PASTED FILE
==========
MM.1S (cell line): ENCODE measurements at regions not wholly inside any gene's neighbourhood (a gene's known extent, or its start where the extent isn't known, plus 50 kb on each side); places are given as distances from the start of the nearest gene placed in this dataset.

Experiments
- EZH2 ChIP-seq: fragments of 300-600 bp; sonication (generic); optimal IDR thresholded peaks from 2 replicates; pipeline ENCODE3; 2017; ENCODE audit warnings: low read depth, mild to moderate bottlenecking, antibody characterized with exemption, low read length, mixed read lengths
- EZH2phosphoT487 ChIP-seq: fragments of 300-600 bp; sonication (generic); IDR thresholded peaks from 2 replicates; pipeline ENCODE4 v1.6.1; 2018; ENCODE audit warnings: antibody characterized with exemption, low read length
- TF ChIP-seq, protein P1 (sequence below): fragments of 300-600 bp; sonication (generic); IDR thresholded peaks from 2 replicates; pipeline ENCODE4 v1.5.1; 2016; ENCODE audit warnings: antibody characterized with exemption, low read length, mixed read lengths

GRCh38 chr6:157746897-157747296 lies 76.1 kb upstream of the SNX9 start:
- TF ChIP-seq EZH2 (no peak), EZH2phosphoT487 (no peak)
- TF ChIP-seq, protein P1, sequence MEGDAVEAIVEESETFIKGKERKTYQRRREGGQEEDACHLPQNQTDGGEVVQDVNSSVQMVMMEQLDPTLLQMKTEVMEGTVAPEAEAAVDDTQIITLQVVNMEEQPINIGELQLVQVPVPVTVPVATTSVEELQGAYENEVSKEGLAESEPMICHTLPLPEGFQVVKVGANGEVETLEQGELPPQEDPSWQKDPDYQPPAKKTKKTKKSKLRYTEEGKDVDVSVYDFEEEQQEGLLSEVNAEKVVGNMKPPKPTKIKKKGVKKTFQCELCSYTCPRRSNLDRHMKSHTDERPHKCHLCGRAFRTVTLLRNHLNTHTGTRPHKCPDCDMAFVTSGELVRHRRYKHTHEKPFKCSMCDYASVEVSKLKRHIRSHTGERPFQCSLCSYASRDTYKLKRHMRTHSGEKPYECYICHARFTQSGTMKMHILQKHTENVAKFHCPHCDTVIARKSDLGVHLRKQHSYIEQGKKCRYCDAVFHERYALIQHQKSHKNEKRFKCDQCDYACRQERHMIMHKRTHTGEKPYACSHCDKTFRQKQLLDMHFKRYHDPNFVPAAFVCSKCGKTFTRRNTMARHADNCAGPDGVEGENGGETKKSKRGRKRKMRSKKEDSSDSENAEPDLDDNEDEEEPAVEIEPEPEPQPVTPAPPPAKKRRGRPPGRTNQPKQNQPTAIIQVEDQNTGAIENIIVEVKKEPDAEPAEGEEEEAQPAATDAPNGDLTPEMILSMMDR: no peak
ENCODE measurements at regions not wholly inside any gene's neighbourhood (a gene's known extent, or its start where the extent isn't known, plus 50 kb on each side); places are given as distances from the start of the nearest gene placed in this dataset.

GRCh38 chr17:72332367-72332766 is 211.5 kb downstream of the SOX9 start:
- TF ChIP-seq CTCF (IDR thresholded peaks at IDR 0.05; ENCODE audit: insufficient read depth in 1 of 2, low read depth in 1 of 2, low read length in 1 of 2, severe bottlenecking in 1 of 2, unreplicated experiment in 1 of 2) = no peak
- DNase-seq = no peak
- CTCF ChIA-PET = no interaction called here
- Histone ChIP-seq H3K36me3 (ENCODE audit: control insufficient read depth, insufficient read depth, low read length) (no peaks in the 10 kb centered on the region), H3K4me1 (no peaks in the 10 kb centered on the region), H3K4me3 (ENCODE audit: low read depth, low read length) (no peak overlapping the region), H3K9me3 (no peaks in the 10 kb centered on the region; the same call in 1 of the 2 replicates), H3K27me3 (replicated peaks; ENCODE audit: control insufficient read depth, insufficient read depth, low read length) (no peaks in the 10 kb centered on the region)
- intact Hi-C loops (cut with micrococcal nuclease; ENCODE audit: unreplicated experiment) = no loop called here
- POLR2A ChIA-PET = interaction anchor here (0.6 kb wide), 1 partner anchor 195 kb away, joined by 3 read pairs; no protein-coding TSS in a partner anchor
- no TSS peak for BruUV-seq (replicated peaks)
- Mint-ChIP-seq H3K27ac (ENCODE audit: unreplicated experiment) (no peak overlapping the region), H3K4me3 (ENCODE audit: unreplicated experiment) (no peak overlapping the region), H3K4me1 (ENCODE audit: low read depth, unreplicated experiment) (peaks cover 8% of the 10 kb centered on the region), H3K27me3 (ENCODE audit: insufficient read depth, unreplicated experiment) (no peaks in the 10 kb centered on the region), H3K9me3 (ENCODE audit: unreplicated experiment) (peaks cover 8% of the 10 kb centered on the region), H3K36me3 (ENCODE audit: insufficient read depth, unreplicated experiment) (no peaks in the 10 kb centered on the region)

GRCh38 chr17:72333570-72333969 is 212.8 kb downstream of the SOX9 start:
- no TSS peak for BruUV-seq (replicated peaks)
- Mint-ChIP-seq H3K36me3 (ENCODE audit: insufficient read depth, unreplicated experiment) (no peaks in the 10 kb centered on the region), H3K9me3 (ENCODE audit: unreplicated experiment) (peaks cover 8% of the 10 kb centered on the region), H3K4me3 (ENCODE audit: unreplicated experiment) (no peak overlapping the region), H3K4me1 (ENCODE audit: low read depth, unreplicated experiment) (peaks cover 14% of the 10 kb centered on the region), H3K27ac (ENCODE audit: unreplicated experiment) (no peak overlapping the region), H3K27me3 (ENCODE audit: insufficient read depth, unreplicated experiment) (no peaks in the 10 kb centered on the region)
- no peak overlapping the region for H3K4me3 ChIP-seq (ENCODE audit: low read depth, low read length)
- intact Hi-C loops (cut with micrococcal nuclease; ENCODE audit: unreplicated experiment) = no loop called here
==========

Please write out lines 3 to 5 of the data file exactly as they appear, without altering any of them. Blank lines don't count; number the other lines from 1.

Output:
- EZH2 ChIP-seq: fragments of 300-600 bp; sonication (generic); optimal IDR thresholded peaks from 2 replicates; pipeline ENCODE3; 2017; ENCODE audit warnings: low read depth, mild to moderate bottlenecking, antibody characterized with exemption, low read length, mixed read lengths
- EZH2phosphoT487 ChIP-seq: fragments of 300-600 bp; sonication (generic); IDR thresholded peaks from 2 replicates; pipeline ENCODE4 v1.6.1; 2018; ENCODE audit warnings: antibody characterized with exemption, low read length
- TF ChIP-seq, protein P1 (sequence below): fragments of 300-600 bp; sonication (generic); IDR thresholded peaks from 2 replicates; pipeline ENCODE4 v1.5.1; 2016; ENCODE audit warnings: antibody characterized with exemption, low read length, mixed read lengths